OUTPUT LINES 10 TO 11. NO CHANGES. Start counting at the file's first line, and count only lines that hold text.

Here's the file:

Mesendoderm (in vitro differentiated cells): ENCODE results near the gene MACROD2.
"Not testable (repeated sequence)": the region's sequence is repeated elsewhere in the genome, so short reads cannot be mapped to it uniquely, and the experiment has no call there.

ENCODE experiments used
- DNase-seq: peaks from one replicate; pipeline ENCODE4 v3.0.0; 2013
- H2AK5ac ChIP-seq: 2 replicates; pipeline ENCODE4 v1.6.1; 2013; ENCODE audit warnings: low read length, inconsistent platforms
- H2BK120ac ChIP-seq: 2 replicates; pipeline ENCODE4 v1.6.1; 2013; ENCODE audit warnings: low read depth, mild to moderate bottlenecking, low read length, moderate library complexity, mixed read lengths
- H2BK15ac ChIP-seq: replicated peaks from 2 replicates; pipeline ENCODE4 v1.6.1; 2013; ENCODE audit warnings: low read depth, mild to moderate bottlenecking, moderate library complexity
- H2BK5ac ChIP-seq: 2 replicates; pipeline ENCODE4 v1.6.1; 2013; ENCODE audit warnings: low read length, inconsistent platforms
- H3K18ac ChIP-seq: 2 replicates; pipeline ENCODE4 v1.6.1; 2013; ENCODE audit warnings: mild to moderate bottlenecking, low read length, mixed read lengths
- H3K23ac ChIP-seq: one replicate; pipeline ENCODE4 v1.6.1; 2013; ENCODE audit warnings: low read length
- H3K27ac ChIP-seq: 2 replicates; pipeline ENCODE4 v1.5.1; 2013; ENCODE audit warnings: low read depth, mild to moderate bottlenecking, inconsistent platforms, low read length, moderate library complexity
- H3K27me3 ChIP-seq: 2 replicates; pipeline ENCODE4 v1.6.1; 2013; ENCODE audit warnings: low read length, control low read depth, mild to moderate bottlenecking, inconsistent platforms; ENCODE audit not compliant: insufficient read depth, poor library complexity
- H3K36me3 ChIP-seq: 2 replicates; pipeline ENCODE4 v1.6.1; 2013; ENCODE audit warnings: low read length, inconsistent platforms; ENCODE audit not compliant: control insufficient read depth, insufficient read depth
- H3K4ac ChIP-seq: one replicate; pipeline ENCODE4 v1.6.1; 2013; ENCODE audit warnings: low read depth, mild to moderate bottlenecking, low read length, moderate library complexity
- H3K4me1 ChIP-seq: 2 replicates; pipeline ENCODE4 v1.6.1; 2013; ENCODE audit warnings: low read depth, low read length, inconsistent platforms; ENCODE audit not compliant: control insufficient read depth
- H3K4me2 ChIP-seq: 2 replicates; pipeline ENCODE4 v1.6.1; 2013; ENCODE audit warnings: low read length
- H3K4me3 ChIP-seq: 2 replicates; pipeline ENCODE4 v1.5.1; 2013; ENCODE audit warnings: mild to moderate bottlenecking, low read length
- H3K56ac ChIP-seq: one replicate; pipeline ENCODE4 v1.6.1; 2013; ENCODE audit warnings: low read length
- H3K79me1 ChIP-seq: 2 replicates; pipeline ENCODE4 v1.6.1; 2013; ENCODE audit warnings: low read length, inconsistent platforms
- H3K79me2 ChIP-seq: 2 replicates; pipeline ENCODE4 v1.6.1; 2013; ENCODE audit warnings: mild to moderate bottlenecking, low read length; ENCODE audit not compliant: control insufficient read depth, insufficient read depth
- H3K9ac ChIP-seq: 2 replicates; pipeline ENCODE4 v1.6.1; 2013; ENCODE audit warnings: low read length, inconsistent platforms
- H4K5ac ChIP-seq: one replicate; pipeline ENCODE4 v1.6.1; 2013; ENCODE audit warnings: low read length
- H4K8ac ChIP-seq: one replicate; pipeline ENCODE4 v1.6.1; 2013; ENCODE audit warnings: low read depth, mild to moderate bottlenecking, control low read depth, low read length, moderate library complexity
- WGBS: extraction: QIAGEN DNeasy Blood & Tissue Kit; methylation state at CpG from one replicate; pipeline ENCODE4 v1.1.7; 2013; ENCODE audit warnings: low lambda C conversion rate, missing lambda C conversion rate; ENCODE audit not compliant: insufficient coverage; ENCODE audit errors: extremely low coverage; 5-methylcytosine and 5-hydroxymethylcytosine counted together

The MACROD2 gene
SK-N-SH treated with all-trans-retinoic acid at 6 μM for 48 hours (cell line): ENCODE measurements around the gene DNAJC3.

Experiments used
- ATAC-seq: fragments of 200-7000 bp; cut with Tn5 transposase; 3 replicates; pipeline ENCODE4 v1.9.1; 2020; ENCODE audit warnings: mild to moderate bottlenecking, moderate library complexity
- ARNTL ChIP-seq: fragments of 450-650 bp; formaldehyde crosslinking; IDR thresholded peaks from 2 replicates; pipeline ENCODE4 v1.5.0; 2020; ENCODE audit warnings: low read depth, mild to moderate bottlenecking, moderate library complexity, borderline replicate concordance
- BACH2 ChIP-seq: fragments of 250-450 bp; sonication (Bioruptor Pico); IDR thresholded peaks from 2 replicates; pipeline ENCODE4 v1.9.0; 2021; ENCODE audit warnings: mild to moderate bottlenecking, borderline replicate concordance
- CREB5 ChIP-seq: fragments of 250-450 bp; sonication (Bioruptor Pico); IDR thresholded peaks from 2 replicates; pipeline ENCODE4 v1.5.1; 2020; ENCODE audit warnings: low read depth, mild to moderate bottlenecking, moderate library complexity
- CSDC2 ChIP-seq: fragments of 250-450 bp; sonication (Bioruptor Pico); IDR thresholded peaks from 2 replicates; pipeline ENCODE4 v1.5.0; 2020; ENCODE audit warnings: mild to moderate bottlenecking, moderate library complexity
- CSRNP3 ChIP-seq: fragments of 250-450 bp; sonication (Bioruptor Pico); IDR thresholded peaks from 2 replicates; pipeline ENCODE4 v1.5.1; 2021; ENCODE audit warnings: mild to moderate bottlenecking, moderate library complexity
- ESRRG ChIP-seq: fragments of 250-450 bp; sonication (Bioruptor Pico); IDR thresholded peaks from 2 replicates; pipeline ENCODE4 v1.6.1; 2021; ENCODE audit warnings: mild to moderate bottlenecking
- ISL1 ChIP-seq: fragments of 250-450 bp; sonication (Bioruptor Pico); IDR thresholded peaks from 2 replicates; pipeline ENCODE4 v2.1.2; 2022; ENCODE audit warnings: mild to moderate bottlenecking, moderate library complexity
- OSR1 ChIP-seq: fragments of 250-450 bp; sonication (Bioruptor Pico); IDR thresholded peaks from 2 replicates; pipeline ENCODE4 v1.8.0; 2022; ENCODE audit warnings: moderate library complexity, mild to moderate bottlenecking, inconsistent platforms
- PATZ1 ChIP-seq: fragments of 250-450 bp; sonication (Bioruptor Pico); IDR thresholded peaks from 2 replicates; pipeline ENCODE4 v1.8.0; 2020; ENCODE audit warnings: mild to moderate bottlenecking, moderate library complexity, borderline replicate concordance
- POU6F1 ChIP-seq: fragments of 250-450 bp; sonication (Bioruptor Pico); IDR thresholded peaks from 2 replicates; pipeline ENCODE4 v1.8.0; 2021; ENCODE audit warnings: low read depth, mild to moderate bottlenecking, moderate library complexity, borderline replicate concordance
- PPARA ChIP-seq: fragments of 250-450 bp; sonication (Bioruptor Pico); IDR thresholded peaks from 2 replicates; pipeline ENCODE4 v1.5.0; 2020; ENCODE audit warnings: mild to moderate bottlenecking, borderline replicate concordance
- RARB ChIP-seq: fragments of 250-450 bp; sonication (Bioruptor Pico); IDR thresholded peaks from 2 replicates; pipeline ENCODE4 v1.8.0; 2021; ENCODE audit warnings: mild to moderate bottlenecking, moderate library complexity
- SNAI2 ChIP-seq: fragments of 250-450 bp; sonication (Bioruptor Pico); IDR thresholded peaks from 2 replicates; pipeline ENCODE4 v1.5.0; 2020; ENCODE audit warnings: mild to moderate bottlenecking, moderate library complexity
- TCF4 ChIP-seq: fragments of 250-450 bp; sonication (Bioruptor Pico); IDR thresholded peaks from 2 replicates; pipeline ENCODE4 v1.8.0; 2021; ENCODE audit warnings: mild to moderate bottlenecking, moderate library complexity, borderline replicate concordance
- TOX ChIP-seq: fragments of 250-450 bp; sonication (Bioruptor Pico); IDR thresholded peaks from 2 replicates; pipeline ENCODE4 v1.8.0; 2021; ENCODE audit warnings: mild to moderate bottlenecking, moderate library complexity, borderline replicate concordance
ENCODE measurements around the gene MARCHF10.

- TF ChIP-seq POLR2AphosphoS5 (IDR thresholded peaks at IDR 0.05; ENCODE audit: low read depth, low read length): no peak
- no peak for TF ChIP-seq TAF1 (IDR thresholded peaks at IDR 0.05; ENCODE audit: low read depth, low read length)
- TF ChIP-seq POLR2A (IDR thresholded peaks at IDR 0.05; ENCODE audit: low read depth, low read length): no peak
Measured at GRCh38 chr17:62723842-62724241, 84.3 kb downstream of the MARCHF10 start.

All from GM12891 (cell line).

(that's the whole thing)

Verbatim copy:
- H3K23ac ChIP-seq: one replicate; pipeline ENCODE4 v1.6.1; 2013; ENCODE audit warnings: low read length
- H3K27ac ChIP-seq: 2 replicates; pipeline ENCODE4 v1.5.1; 2013; ENCODE audit warnings: low read depth, mild to moderate bottlenecking, inconsistent platforms, low read length, moderate library complexity